My first instinct was to write a story about Nepal, in recognition of the terrible tragedy that just occurred there. The reason it hits so close to me is that we have a very large population of Nepalese students at my university and one of my students is from Nepal. Actually, just a few days ago we were discussing in class what natural disasters occurred in their countries and the Nepalese student said none, except maybe earthquakes. That kills me now.
But I think it’s too soon and I don’t want to write something that will depress me further. So, instead I wrote something utterly bizarre and zany, because that’s who I am and sometimes I’m in the mood, and sometimes it’s just a coping mechanism. I hope this introduction didn’t kill the whole mood of the following story.
Mark woke up one morning and found that he had turned into a horse. His first thought was, I don’t have time for this Kafka-esque crap. I’ve got stuff to do. He tried to check his phone but he cracked the screen with his hoof. He was so frustrated, he kicked a hole in the wall.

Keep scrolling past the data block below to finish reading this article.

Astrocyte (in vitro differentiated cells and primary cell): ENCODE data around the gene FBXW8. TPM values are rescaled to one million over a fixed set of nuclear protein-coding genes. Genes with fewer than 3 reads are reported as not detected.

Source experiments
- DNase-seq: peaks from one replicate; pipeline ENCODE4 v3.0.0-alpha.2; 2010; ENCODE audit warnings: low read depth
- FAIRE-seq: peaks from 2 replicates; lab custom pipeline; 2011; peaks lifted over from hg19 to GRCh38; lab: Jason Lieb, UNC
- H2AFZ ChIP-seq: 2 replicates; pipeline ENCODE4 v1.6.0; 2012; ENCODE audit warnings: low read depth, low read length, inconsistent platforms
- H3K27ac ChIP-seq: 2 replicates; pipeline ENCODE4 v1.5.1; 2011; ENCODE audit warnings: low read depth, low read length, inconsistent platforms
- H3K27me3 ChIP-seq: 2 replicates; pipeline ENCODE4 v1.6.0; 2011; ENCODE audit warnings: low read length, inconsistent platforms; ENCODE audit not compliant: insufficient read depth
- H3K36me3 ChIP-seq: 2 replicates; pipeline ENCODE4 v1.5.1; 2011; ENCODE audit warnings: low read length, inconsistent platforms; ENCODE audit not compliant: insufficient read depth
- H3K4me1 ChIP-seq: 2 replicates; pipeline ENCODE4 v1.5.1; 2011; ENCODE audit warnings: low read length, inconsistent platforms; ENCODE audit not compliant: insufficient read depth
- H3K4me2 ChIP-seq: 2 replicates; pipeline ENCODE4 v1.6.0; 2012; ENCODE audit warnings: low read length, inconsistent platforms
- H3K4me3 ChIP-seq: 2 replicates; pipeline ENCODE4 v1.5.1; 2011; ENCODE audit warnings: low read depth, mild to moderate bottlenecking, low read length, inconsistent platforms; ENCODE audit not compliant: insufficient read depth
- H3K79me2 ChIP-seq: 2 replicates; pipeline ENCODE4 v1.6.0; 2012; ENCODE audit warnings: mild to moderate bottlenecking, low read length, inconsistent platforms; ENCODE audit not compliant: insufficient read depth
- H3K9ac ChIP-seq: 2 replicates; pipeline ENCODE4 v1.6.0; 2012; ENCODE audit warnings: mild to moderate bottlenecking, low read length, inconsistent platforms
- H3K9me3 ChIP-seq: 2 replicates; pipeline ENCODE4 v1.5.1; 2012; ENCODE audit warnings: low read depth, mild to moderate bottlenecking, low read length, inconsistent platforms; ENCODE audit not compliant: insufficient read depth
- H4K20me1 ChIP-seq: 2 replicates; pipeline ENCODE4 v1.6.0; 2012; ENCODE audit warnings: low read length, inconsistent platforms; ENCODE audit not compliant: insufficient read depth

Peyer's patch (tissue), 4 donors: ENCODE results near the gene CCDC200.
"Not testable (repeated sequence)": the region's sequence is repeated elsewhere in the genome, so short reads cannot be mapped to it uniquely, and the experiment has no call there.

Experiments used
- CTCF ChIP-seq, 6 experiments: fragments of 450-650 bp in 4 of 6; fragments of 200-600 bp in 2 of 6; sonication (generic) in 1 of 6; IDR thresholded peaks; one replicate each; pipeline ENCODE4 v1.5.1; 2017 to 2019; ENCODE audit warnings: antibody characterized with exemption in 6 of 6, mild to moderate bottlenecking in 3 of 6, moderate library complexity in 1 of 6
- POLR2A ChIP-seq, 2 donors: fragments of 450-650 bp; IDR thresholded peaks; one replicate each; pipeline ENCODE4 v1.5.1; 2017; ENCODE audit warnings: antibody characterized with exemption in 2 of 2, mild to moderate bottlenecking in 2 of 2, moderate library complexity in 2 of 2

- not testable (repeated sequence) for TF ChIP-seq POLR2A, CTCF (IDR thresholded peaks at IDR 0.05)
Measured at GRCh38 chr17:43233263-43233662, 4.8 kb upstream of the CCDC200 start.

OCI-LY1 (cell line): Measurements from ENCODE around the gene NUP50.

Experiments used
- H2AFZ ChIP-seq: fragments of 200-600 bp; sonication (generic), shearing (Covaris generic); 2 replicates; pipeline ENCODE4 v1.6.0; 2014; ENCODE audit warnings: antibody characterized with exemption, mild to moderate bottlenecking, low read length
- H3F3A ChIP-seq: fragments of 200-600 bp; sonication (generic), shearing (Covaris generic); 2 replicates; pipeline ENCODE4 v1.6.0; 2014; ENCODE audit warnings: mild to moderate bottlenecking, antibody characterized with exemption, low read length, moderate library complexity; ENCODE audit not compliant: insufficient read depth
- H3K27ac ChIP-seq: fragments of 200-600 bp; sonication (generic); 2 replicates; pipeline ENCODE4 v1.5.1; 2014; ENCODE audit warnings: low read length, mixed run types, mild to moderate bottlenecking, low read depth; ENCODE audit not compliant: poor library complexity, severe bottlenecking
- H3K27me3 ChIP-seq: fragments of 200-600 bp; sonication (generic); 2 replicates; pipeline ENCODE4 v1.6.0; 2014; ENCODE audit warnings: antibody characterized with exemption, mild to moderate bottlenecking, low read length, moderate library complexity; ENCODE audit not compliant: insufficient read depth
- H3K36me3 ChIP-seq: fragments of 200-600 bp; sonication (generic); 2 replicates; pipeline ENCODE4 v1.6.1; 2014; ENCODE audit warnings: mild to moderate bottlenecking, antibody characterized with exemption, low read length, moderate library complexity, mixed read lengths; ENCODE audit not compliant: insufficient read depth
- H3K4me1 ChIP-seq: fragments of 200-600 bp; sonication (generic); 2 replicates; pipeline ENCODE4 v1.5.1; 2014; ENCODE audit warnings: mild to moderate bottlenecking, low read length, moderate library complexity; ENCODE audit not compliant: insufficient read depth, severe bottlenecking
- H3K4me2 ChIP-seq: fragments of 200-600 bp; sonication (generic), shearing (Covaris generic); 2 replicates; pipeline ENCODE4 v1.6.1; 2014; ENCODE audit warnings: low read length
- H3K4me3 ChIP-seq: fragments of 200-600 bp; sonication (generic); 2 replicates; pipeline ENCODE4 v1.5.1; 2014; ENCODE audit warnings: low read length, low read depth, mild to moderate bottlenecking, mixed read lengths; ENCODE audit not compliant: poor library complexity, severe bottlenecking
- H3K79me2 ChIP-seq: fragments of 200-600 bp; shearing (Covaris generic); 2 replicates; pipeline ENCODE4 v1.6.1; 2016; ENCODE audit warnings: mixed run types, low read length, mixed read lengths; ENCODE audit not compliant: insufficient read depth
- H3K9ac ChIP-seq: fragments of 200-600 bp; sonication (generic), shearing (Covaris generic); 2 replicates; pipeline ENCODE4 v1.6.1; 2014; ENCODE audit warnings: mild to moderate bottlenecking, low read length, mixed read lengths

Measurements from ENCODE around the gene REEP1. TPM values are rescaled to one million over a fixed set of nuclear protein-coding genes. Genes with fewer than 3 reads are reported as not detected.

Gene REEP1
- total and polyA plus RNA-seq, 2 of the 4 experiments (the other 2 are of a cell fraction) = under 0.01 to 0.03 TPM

His mother ran in and stopped. “Did you turn into a horse?” she asked.
Mark stamped once, for yes. “What a bunch of Kafka crap,” she said. “What are we going to do now?”
Mark didn’t know how many times to stamp on the floor to answer and he had no answer anyway. She sighed. “I suppose I’ll call into work for you.”
Later that day, a man showed up at the door. “We hear your son turned into a horse. That’s illegal, you know.”
“How so?” my mother asked.
“I can’t tell you,” the man said.
“Who exactly are you again?” she asked.
“I can’t tell you,” the man said. “Just have your son show up at this address for his trial. He needs to write out a deposition himself too. Make sure it’s legible.”
“What a bunch of Kafka crap,” Mark’s mother said, slamming the door.
His father was reading a blog story. He pointed to the screen. “Well, it could always be worse.”